Sebastian Herkner to tackle Das Haus for 2016
What form could living take on, if a designer is able to really live out his fantasies? How much can one read into his person, culture and convictions regarding the sense, function and aesthetics of architecture, furniture and interior design based on such a design? And what appearance does this vision take on when it is created by a German designer?
These questions will be answered at IMM Colgne next January when designer Sebastian Herkner creates the show’s Das Haus feature area.
According to the show Herker ‘will have the opportunity to completely turn the cliché of German design, which in the eyes of the international furnishing world is a mixture between rustic Black Forest living rooms, Bauhaus tradition and Braun aesthetics, upside down.’
‘I don't want any rigid walls, but instead a house that communicates openness. A house can make two statements: stay outside or come in. In the light of the fates of refugees it is time to set a sign of openness and empathy as a means of opposition against political isolation,’ says Herkner.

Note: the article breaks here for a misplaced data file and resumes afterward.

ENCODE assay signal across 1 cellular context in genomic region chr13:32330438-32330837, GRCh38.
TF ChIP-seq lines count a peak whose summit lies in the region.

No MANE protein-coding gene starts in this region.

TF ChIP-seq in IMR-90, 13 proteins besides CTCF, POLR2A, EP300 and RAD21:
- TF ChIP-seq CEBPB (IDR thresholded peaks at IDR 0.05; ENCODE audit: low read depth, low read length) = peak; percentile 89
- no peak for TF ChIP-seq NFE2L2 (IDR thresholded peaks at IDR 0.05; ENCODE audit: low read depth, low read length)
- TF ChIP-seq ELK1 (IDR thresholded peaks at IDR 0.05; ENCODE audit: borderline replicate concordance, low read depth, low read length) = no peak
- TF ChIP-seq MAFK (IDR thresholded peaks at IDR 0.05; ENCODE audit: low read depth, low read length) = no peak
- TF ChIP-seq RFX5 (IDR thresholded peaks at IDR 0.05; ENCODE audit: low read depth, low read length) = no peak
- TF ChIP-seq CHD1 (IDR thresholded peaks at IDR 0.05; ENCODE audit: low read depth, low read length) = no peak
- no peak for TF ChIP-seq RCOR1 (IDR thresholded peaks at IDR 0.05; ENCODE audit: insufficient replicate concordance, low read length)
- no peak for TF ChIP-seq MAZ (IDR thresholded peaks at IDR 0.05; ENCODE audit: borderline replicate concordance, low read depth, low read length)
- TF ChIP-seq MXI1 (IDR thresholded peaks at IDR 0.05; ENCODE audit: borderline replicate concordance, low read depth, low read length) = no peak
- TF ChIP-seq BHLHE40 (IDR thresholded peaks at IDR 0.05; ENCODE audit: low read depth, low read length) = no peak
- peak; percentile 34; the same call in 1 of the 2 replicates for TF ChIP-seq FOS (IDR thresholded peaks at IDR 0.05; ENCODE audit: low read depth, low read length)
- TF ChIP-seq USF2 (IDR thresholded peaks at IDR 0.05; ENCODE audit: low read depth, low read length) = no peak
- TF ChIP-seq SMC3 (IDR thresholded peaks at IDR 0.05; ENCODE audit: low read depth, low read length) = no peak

The 34-year-old designer has worked for Moroso, Fontana Arte, Sitzfeldt, Very Wood by Gervasoni, Sancal, Böwer, Gubi, Leff Amsterdam, Carl Mertens, Pulpo, La Chance, De Vorm, Rosenthal Nya Nordiska and Classicon.
The first installation of Das Haus was in 2012 and the Indian-British designer team Nipa Doshi and Jonathan Levien were nominated to introduce the new format. They installed an organically grown space, which enabled a communicative living together of inhabitants from different cultures. In 2013, the Italian product designer Luca Nichetto introduced the next installation with an elegant ensemble, the construction open on all sides, welcoming in the natural elements of the outdoors. In 2014, the Danish designer, Louise Campbell, turned Das Haus into a low-tech place of calm within the bustle of the show, representing the reconciliation of the most diverse human characters and preferences in style. Most recently, the Chinese architect duo, Rossana Hu and Lyndon Neri, questioned traditional living rituals by placing ‘living cages’ crammed full with classic and modern furniture in a room construction that was reminiscent of the narrow alleyways in Shanghai, which turned the visitors into voyeurs and encouraged them to reflect.
Photo by Igmar Kurth.